• 11 years ago

    Lotus fruits do ripen in Europe Central just before the onset of winter. But they are small fully seeded and practically inedible. I cannot see any merits of this species other than being a good rootstock for container grown kaki. It is not a good rootstock for virginiana. Frost damage starts at - 20C (-4F) and its shallow root system may be affected to the point that the whole tree slowly dies. After this year winter in Europe I no longer use D. lotus as a rootstock for any persimmon planted outside.

  • 11 years ago

    Thanks for the first-hand info harbin. Could it be that it's "practically inedible" eaten fresh with the seeds, but something different entirely when dried?

    According to the Wikipedia entry, it is one of the oldest plants in cultivation and is the source of the genus name meaning "fruit of the gods". I wonder if the seeds are removed before drying, at which time it is comparable to dates as so many sources claim?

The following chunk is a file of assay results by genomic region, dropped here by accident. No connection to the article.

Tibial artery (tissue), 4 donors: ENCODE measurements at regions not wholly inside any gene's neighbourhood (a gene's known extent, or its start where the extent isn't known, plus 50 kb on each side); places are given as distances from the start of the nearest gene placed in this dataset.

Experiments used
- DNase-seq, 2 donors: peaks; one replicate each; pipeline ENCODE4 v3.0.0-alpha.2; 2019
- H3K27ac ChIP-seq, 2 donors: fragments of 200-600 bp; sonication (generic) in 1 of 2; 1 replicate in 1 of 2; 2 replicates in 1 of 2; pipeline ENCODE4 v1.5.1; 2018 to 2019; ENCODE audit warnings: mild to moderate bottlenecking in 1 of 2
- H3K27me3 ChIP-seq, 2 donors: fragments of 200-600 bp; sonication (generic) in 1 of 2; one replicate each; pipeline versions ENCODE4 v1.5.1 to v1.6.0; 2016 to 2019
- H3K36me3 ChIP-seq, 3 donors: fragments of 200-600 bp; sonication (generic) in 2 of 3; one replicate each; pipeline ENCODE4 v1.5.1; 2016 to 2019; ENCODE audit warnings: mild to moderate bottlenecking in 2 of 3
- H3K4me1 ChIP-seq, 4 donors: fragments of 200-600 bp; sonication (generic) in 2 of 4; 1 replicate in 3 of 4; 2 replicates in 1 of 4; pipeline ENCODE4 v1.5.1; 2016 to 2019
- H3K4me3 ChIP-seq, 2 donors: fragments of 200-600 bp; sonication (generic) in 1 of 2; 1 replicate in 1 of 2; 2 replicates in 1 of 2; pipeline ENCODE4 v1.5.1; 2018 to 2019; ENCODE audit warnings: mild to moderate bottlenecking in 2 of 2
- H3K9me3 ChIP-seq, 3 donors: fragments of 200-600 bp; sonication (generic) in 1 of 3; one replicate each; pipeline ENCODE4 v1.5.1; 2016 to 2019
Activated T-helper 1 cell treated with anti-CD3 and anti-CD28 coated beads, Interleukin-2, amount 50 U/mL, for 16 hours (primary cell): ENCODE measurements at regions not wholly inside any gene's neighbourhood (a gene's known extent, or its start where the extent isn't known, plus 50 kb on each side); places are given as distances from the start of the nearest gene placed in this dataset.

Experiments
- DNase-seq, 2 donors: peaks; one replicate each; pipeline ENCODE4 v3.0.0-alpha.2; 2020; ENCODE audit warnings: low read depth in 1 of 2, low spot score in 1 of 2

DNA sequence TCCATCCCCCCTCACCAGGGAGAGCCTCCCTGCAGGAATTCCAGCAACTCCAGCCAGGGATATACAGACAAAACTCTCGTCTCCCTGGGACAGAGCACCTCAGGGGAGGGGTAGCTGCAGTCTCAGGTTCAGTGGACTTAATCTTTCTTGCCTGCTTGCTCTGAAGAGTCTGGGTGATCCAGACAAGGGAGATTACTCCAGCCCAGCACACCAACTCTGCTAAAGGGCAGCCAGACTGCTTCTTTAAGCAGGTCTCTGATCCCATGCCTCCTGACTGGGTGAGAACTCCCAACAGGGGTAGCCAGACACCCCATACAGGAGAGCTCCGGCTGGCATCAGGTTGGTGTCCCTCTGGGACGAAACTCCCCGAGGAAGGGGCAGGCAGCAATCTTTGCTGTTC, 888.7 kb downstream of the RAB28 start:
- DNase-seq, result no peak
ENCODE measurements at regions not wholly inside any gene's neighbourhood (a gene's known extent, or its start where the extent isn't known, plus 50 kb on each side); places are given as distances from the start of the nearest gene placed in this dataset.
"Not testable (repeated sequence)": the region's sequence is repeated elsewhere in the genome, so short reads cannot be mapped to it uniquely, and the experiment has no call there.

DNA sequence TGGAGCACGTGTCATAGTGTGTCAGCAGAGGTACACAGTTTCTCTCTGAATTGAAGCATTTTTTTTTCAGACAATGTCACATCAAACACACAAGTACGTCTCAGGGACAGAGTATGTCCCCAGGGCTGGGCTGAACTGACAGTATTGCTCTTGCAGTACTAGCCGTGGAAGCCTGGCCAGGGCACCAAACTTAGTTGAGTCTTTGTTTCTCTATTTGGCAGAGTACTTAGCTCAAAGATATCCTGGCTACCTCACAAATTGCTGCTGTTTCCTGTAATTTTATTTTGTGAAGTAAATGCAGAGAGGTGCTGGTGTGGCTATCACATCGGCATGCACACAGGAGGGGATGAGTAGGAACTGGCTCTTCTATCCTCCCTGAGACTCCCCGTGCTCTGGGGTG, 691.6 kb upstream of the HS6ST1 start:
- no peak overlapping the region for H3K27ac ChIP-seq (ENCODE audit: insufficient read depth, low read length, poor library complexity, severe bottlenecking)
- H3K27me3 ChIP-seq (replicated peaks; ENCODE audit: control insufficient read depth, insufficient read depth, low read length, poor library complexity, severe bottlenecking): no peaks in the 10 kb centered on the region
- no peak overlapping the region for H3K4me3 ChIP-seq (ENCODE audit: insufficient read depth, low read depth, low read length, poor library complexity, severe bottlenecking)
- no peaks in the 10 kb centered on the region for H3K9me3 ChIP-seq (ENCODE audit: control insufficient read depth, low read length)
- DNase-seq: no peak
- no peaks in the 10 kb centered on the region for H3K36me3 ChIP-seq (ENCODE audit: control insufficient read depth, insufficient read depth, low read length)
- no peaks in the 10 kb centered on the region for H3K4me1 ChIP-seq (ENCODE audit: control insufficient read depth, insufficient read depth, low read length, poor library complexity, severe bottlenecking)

Thanks harbin for the info on cold hardiness, eventual death from -4F is certainly not a fully hardy zone 6 plant.

  • 11 years ago

    I've never tasted date plums but I do have trees and have grafted some of the lotus selections from the Davis repository as well as virginiana and kaki onto one. This tree, planted from seed and now about 15 feet tall has been cold hardy and vigorous without any dieback to -7F. A late frost this season killed all the lotus blossoms so I will have to wait another year to taste the fruit. I've heard that there is demand for this fruit in parts of Asia and that seedless varieties exist.

    For those in zone 6 or higher, lotus may offer an advantage over virginiana rootstock when grafting virginiana. I know of a British grower of virginiana who uses lotus exclusively for rootstock because it does not sucker. Lotus also shows less variability than virginiana. And its root structure is better adapted to potted culture.